October, 2007

This is a repeating event

200702OctAll DayXcel Energy Hydroelectric Tunnel Fire 2007Xcel Energy Georgetown (US-CO) Origin: CSB Lessons:Contractor Management,Control of Work,Emergency PreparednessIndustry:Renewable PowerCountry:United StatesLanguage:ENLoC:Maintenance error

Summary

On October 2, 2007, a chemical fire inside a permit-required confined space1 at Xcel Energy’s hydroelectric plant in a remote mountain location 45 miles (72 kilometers) west of Denver, Colorado, killed five and injured three workers. Industrial painting contractors were in the initial stages of recoating the 1,530-foot (466-meter) steel portion of a 4,300-foot (1,311-meter) enclosed penstock2 tunnel with an epoxy coating product when a flash fire occurred. Flammable solvent being used to clean the epoxy application equipment in the open penstock atmosphere ignited, likely from a static spark. The initial fire quickly grew as it ignited additional buckets of solvent and substantial amounts of combustible epoxy material, trapping and preventing five of the 11 workers from exiting the single point of egress within the penstock. Fourteen community emergency response teams responded to the incident. The five trapped workers communicated using handheld radios with co-workers and emergency responders for approximately 45 minutes before succumbing to smoke inhalation.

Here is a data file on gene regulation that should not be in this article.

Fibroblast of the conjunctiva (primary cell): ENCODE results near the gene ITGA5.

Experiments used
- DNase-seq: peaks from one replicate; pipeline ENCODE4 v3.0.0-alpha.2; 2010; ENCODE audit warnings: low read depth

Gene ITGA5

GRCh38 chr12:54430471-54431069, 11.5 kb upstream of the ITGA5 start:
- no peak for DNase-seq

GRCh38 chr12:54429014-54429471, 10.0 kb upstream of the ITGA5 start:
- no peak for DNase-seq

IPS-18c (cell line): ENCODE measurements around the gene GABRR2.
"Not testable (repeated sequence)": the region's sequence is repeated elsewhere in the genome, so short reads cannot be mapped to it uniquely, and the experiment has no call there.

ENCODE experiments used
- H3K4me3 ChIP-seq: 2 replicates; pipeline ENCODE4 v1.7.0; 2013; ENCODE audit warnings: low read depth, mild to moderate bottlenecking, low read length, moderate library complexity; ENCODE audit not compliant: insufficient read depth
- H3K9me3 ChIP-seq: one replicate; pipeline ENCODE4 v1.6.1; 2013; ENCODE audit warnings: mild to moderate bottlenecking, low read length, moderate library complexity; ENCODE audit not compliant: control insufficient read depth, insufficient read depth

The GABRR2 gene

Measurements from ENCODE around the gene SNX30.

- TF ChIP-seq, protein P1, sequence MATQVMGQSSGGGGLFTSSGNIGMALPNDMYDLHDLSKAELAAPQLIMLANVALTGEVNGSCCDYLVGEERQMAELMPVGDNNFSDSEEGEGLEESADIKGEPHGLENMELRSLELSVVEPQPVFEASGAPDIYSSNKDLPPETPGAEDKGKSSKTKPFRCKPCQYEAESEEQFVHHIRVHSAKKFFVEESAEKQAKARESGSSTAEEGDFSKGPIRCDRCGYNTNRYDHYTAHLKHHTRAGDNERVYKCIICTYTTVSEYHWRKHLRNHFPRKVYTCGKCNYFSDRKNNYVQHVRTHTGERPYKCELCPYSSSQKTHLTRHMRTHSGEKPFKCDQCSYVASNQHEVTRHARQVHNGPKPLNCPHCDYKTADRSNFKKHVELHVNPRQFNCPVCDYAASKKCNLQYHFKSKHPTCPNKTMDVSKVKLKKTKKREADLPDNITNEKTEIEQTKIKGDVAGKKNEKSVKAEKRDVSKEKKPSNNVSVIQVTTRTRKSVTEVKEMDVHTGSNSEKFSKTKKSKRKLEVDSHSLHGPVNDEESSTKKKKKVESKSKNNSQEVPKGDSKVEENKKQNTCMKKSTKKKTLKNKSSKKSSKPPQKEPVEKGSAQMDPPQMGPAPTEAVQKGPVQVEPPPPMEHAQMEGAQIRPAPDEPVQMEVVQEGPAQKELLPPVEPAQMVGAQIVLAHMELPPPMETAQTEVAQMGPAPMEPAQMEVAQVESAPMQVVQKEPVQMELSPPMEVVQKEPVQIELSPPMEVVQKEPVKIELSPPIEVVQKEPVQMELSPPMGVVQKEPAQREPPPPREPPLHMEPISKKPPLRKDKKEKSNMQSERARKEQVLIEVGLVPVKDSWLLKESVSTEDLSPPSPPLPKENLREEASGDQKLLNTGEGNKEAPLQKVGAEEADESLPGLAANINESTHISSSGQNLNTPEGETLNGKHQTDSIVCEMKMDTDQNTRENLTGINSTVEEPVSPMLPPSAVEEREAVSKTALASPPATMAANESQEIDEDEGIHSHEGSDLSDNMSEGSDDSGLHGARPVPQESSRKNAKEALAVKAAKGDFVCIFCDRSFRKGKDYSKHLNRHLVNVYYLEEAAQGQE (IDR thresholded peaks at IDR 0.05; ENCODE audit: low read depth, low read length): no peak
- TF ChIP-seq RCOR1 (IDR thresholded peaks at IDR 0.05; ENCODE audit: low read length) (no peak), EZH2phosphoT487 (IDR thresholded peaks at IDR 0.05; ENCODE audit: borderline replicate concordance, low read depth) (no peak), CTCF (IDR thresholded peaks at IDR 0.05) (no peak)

KEY ISSUES:
• SAFE LIMITS FOR WORKING IN CONFINED SPACE FLAMMABLE ATMOSPHERES
• PRE-JOB SAFETY PLANNING OF HAZARDOUS MAINTENANCE WORK
• CONTRACTOR SELECTION & OVERSIGHT
• EMERGENCY RESPONSE AND RESCUE

ROOT CAUSES:
1. Xcel and RPI management did not ensure effective planning and coordination of the Cabin Creek penstock recoating project to control or eliminate the serious confined space hazards that were present.
2. Xcel’s and RPI’s corporate safety policies and permits did not effectively establish safe limits for flammable atmospheres in permit-required confined spaces that would prohibit entry or occupancy when those limits were exceeded.
3. Early in the planning process, Xcel identified the Cabin Creek penstock’s single point of egress in the event of an emergency as a major concern; RPI personnel also raised safety issues about a single exit. However, neither Xcel nor RPI management took remedial action.
4. Xcel management did not provide effective oversight of RPI to ensure the penstock recoating work was safely conducted.


Image credit: CSB

Origin

CSBUS Chemical Safety Board

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